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North Carolina Pays Tribute To Former Broadcaster At ACC Tournament

North Carolina Pays Tribute To Former Broadcaster At ACC Tournament

As they prepared to take on Syracuse in the second round of the ACC Tournament, North Carolina paid homage to one of the all-time greats in the world of broadcasting.

"When UNC was playing and the microphone came on, Woody was the best there ever was".

The name was "Woody" was on the back of North Carolina's warm-ups on Wednesday night in the Barclays Center.

Durham, known as the Voice of the Tar Heels, spent 40 years calling Tar Heel football and basketball games, including 23 football bowl games, 13 men's Final Fours and six national championships, before he retired in 2011.

Durham's family said he passed away around 12:45 a.m. after being admitted to hospice care earlier in the week.

Carolina won 18 ACC Tournament championships and played in the championship game a record 34 times. "Woody! Woody!" He would stick his head out from the press box and give them a wave.

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The connectedness of Durham not only spans generations of fans, but generations of media. The North Carolina Tar Heels are averaging 83 points on 46.6 percent shooting and allowing 74 points on 42.8 percent shooting. "But it was always more than the sound of his voice; his success was determined by his professional approach, his preparation and his ability to develop the human side of the student athletes and coaches who represented his alma mater". On Feb. 17, 2016, North Carolina honored him during a halftime ceremony.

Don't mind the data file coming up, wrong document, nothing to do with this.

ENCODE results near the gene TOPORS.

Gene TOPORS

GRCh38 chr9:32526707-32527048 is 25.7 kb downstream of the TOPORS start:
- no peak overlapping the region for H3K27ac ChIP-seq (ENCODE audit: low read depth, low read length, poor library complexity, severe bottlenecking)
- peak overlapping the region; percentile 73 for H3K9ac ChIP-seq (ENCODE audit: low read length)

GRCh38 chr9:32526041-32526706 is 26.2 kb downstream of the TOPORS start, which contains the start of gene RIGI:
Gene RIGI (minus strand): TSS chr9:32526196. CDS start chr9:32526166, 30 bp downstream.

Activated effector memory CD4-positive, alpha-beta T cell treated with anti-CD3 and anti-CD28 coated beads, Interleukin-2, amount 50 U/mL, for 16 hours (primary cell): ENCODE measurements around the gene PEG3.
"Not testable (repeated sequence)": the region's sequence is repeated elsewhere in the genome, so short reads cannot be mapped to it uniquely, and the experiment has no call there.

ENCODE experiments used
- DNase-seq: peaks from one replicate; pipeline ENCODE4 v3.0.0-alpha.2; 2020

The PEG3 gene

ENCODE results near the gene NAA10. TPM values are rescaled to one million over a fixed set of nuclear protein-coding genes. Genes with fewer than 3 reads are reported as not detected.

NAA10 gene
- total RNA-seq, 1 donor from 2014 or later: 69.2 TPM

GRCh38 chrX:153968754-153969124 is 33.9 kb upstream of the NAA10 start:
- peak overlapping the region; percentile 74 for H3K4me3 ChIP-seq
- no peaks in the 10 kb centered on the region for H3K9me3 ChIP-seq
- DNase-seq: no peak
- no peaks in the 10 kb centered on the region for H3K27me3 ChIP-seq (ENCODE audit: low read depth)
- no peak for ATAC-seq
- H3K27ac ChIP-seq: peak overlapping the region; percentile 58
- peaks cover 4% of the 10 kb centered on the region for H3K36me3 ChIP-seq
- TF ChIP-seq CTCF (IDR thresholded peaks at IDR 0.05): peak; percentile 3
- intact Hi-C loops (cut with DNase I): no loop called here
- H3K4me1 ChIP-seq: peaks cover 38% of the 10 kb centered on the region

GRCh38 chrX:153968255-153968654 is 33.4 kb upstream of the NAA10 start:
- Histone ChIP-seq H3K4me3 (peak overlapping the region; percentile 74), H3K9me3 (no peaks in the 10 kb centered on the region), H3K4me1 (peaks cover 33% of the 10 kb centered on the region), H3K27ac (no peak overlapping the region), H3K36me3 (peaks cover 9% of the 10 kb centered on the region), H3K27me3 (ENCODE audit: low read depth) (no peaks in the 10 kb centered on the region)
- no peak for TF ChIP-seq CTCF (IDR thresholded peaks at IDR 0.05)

Wes Durham was courtside Wednesday night doing play-by-play on Notre Dame-Virginia Tech and North Carolina-Syracuse for Raycom Sports. Beaming in front of full-capacity crowd, he received his Curt Gowdy Media Award from the Naismith Memorial Basketball Hall of Fame - and a standing ovation.

"When I got into North Carolina, back in the late '90s working for Wake Forest, began to have a personal relationship with Woody, which was really kind of neat for a young broadcaster like me at the time", said Cotten, who started with Wake Forest in 1996. He broadcast football and men's basketball for 40 years as well as having hosted "The Dean Smith Show" on television.

Durham is survived by Jean, his wife of 54 years; sons Wes and Taylor; and grandchildren Emily and Will.

The UNC athletic department has scheduled a celebration of Woody's life for April 8 at Carmichael Arena.

Growing up on Tobacco Road in the 1990's, the necessity of radio mostly missed me but the necessity of Woody did not. We are saddened to hear of his passing and his family, friends and fans are in our prayers. "Any time we were on the road he would travel with us so I got to know him quite well".